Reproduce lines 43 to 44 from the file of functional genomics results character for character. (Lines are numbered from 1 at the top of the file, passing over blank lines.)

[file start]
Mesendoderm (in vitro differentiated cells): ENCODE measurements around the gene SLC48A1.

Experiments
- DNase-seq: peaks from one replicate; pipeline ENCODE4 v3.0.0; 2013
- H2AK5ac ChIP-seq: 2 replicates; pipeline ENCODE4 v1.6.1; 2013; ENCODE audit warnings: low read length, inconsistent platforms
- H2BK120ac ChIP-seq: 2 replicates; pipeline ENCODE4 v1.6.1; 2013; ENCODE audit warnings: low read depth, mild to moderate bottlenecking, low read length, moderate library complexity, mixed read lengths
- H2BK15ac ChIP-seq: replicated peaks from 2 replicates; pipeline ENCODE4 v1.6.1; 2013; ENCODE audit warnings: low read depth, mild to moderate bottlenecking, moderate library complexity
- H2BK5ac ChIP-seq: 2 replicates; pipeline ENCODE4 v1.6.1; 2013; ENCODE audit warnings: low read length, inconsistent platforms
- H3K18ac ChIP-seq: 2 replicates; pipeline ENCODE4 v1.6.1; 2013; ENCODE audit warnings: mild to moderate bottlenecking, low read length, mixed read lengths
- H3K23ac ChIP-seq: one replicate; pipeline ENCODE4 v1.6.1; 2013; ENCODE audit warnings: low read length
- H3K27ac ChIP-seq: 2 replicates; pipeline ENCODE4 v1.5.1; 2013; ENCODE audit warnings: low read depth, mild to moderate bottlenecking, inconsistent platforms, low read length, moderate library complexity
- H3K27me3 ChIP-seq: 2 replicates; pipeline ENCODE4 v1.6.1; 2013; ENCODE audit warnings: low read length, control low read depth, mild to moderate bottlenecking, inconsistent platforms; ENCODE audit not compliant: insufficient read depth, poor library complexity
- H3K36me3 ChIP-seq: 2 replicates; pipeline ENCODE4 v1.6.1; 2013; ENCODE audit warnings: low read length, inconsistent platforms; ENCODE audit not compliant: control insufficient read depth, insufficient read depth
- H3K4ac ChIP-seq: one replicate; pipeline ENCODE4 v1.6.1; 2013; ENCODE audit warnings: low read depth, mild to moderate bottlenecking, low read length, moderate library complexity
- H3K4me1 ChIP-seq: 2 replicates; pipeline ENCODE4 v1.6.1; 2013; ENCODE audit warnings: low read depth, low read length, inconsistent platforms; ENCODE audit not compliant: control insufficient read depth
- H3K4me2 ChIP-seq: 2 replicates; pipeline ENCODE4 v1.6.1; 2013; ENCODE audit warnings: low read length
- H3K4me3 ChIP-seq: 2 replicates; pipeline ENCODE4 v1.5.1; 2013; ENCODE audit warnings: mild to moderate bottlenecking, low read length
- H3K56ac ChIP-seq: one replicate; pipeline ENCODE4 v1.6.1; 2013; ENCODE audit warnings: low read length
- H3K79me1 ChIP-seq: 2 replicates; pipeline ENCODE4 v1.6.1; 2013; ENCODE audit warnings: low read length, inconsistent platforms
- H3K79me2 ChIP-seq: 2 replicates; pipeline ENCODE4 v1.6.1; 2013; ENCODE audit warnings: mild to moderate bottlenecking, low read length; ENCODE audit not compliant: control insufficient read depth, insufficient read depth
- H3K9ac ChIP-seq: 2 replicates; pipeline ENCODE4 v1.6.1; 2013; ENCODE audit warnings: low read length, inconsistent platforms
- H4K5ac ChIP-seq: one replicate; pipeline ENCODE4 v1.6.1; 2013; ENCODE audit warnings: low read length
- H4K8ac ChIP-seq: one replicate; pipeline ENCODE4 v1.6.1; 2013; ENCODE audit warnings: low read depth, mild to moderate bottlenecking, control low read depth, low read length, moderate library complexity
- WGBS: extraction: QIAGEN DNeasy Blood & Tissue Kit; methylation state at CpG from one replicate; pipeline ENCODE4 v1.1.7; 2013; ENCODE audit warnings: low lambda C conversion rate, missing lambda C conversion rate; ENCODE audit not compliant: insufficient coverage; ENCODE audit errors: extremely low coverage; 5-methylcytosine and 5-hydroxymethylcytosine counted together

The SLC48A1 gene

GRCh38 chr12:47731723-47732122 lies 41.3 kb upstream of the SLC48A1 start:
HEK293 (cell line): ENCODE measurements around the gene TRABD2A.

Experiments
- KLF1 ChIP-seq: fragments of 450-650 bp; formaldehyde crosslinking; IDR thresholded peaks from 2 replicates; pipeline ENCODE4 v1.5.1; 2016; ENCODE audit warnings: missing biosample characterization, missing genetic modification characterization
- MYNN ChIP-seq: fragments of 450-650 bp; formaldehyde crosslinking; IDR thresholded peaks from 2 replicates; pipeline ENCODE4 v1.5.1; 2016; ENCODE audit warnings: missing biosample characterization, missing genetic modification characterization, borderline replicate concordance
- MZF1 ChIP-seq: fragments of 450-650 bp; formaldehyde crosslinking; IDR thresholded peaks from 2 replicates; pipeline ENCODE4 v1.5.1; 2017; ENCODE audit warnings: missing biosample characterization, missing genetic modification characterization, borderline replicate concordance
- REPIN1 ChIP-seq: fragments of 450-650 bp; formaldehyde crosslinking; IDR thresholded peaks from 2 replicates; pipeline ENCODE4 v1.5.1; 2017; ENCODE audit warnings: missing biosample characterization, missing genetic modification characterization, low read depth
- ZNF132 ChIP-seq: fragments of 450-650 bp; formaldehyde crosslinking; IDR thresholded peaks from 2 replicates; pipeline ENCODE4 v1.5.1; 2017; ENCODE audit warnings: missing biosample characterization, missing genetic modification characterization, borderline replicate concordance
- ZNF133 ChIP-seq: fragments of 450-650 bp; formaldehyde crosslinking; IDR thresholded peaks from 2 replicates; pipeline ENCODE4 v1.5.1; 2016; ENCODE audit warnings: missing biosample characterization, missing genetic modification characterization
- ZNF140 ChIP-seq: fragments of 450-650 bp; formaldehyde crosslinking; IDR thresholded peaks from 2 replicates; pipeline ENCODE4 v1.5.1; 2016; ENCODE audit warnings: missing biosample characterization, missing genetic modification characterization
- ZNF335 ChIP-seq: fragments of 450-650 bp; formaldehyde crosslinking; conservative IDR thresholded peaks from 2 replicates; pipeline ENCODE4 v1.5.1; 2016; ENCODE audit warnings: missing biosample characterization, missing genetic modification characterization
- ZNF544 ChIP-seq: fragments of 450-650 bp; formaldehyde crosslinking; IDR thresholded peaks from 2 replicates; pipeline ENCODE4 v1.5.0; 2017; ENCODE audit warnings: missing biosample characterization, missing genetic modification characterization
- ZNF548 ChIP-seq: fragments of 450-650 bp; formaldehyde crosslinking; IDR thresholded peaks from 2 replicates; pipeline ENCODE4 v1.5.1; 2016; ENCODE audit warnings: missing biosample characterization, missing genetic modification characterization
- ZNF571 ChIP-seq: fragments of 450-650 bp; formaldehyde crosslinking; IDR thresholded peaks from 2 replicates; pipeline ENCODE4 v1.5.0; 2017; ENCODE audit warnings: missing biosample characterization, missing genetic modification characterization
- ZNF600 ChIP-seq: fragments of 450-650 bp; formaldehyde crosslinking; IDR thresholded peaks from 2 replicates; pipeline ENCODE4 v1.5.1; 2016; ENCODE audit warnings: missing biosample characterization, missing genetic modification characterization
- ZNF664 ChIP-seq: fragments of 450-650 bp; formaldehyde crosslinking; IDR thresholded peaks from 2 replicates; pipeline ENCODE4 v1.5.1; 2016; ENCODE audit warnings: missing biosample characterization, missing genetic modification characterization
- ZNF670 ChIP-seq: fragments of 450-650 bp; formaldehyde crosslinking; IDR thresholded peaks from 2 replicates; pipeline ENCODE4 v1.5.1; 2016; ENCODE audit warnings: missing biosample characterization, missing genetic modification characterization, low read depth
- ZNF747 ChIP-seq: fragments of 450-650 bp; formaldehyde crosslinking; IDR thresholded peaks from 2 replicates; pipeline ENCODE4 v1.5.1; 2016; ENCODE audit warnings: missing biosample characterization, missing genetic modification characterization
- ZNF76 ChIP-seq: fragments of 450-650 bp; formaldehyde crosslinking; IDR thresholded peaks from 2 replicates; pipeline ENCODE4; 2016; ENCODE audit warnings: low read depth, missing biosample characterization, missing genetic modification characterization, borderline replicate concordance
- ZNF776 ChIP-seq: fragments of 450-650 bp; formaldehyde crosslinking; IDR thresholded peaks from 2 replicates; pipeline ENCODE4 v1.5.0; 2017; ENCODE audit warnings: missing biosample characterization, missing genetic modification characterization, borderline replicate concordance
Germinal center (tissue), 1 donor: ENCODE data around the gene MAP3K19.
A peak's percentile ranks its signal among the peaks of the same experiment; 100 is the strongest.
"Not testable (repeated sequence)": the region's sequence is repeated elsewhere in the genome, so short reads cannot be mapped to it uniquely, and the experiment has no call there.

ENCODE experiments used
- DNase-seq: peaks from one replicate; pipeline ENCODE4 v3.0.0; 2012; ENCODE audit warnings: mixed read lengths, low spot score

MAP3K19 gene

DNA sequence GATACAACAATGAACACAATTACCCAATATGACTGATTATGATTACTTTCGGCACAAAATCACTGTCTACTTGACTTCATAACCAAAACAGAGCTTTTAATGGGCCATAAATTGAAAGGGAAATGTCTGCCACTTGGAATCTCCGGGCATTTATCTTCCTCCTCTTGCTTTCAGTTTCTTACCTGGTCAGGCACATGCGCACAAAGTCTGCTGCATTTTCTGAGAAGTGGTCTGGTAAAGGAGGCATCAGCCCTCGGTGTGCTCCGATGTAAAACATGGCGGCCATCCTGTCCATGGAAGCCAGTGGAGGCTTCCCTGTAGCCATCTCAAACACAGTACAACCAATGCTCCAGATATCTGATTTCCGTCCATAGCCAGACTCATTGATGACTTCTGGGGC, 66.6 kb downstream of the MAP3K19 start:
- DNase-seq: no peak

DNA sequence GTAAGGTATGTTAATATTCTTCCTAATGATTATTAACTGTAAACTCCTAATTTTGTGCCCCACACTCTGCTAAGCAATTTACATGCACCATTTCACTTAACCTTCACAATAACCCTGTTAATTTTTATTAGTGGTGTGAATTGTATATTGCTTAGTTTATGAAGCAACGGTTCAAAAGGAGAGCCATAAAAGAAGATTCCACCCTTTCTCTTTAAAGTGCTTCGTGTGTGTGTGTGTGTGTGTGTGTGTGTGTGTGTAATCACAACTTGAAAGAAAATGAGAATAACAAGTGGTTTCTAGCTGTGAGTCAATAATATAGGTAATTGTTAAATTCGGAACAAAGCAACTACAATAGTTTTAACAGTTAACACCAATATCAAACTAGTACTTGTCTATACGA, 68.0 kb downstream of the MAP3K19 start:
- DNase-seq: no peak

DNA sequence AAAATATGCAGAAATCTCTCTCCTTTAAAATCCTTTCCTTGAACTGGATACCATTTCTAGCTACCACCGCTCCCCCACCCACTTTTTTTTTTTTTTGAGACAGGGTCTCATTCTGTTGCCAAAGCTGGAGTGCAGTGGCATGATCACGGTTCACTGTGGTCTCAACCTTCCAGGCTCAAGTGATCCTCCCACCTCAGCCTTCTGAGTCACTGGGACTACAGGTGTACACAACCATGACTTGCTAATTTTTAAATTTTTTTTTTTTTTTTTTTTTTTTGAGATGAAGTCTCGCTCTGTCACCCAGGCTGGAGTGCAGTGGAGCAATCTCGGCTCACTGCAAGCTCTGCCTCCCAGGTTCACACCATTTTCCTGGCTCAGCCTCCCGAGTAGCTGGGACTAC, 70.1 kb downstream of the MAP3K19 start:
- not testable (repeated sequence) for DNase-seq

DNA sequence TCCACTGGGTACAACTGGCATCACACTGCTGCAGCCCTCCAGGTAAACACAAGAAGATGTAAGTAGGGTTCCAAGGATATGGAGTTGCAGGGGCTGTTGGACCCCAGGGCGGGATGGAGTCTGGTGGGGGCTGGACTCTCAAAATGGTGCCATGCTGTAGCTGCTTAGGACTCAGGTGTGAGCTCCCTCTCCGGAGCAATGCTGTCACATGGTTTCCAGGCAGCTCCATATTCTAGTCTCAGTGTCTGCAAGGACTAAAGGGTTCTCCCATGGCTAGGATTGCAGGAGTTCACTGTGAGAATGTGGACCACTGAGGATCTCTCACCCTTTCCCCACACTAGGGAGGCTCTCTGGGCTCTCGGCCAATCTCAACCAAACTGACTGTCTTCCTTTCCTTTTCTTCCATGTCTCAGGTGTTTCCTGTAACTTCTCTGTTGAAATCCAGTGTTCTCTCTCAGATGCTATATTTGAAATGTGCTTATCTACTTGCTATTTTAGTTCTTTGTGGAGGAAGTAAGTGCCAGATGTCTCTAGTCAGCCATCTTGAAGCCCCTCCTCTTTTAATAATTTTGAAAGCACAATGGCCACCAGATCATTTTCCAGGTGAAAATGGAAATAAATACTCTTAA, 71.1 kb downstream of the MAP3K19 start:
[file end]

- ZNF76 ChIP-seq: fragments of 450-650 bp; formaldehyde crosslinking; IDR thresholded peaks from 2 replicates; pipeline ENCODE4; 2016; ENCODE audit warnings: low read depth, missing biosample characterization, missing genetic modification characterization, borderline replicate concordance
- ZNF776 ChIP-seq: fragments of 450-650 bp; formaldehyde crosslinking; IDR thresholded peaks from 2 replicates; pipeline ENCODE4 v1.5.0; 2017; ENCODE audit warnings: missing biosample characterization, missing genetic modification characterization, borderline replicate concordance